Brian is a sales manager at a human capital management software vendor. On a daily basis, he manages the deal pipeline, forecasts open deals, coaches his direct reports and advises on stuck deals. Despite all this effort, too many deals fail to close because he and his team are not focusing on what matters.
Sales leaders need managers to be innovators — to be agile and think creatively about repositioning their offerings
“There are plenty of forces outside of a sales leader’s control that make closing deals challenging,” says Scott Collins, principal executive advisor at Gartner. Customers are spending more time than intended to make a purchase and shop around for the lowest price. “Customers take just as much time to not make a purchase decision as they do to make a new purchase,” says Collins. Yet, Brian’s team, and many others, are chasing every deal with the same vigor and effort.
“Leaders can’t change the customer behavior that drives deals to fail, but they can change how their teams combat stalled deals at the sales rep level and, more importantly, at the manager level,” says Collins.
Sales leaders need to make sure the entire sales process, down to the rep level, is aligned to combating stalled deals. To achieve success:
- Coach proactively to the customer’s buying process
- Prioritize coaching on high-value seller activities
- Explore new and creative ways to reposition offerings
Coach to the customer’s buying process
Sales managers should align coaching to the buying process to help identify and overcome customer buying obstacles. By understanding the customer roadblocks along the way, sales managers can provide tactical, deal-level coaching to direct reports before a deal gets stuck.
Many organizations have already mapped out their customer buying process, so sales leaders can attach effective coaching questions to each stage. The coaching questions can diagnose and overcome customer stall points and, better yet, avoid them altogether. This activity becomes an ongoing deal diagnosis and review.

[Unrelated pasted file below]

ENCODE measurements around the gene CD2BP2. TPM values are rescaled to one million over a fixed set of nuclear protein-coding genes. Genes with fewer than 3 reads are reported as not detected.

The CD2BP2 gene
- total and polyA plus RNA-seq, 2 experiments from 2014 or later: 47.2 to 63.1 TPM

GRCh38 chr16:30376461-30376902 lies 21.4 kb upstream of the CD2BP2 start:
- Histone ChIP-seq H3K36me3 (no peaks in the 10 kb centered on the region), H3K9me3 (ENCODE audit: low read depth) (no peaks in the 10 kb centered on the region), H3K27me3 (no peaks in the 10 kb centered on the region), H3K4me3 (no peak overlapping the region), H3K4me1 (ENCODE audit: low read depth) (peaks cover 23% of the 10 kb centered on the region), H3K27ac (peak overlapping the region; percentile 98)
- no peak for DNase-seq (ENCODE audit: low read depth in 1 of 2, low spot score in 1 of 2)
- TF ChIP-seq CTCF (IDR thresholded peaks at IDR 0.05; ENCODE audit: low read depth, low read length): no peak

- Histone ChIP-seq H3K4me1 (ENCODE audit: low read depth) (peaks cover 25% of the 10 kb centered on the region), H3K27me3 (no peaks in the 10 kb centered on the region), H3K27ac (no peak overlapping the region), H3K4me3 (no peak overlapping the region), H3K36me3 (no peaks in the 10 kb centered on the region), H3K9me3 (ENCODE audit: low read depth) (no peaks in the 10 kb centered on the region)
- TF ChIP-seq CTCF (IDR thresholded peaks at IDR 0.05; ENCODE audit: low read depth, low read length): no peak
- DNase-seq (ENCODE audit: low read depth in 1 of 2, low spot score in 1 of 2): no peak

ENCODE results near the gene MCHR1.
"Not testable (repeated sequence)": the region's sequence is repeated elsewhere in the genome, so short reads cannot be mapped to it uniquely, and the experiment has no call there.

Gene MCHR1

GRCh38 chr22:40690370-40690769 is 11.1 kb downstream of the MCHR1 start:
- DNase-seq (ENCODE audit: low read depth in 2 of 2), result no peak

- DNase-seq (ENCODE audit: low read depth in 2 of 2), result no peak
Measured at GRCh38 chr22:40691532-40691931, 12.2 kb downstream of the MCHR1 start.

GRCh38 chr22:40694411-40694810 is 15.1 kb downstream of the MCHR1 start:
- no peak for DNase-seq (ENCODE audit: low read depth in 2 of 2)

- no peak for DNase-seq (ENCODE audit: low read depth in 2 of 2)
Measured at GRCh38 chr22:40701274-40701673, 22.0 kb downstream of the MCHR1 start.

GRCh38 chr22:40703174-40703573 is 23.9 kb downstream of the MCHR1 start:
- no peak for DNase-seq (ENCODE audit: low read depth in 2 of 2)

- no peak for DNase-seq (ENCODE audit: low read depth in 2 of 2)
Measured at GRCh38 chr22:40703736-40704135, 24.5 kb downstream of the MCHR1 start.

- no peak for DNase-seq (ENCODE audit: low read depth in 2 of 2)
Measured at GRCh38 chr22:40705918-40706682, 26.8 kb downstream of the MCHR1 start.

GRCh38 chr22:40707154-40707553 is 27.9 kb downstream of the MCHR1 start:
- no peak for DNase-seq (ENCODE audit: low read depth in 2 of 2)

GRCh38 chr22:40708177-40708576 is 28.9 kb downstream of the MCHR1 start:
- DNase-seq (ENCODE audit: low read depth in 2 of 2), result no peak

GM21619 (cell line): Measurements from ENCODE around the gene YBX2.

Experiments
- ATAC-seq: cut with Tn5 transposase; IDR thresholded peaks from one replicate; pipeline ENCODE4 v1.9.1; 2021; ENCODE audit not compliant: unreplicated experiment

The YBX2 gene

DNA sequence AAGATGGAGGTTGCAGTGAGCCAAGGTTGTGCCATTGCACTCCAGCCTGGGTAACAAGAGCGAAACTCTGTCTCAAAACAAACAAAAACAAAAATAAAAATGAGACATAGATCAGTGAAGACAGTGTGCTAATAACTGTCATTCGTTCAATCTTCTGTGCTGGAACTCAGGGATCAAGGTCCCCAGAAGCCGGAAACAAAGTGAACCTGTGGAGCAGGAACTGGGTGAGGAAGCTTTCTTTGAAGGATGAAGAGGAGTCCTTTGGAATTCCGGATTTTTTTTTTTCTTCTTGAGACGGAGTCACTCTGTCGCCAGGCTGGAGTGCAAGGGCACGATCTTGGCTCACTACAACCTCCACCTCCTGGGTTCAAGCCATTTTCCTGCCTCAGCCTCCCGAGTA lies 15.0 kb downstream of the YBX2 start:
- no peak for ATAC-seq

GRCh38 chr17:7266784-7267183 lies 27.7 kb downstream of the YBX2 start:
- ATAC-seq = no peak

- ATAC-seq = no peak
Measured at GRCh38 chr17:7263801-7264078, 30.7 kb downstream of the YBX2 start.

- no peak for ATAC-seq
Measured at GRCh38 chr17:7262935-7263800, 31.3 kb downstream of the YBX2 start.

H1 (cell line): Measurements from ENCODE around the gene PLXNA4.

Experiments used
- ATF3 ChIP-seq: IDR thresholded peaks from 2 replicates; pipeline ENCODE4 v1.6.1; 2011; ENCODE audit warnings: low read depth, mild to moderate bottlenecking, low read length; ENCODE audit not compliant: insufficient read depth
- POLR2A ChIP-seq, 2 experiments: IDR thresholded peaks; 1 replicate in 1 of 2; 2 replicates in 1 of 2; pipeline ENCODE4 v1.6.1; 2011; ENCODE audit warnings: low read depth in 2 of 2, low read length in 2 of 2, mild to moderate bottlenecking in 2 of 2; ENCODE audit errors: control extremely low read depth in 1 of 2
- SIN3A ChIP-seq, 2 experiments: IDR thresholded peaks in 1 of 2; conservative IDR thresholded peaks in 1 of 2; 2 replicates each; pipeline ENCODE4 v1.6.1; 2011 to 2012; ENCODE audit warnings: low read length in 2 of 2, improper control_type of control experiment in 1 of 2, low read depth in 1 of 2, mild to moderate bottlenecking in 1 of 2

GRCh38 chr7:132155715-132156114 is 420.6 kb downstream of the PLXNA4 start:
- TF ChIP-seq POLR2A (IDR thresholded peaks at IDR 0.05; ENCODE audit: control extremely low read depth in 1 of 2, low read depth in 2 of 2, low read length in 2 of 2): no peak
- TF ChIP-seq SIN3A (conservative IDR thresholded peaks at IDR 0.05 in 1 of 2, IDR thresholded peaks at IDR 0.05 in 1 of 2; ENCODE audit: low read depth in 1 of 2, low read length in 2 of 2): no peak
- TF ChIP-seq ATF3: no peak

Coach on high-value seller activities
Most sellers spend a disproportionate amount of time on easy, low-value tasks, so sales managers must prioritize and focus them on the right activities. By identifying high-impact activity, sales managers can stop sellers from chasing every deal with the same effort and resources in favor of the ones that have a higher likelihood of bringing value.
Identify where star performers focus their time and efforts compared to core performers. This analysis translates into the activities that drive the most success. These high-impact activities can be mapped to the seller’s workflow to help frontline sales managers identify and support the most critical sales activities to drive deal success.
Explore new and creative ways to position offerings
Sales leaders need managers to be innovators — to be agile and think creatively about repositioning their offerings. Managers who are able to identify and overcome innovation barriers can help deals move forward.
“Uncover and deliver new pathways to customer deal success,” says Collins. “New pathways deliver huge commercial outcomes.”
Sales innovation isn’t something that can be easily taught, and sales managers already have many responsibilities. Sales leaders must foster and enable this skill in the organization to successfully deploy countermeasures to deal stalls and losses.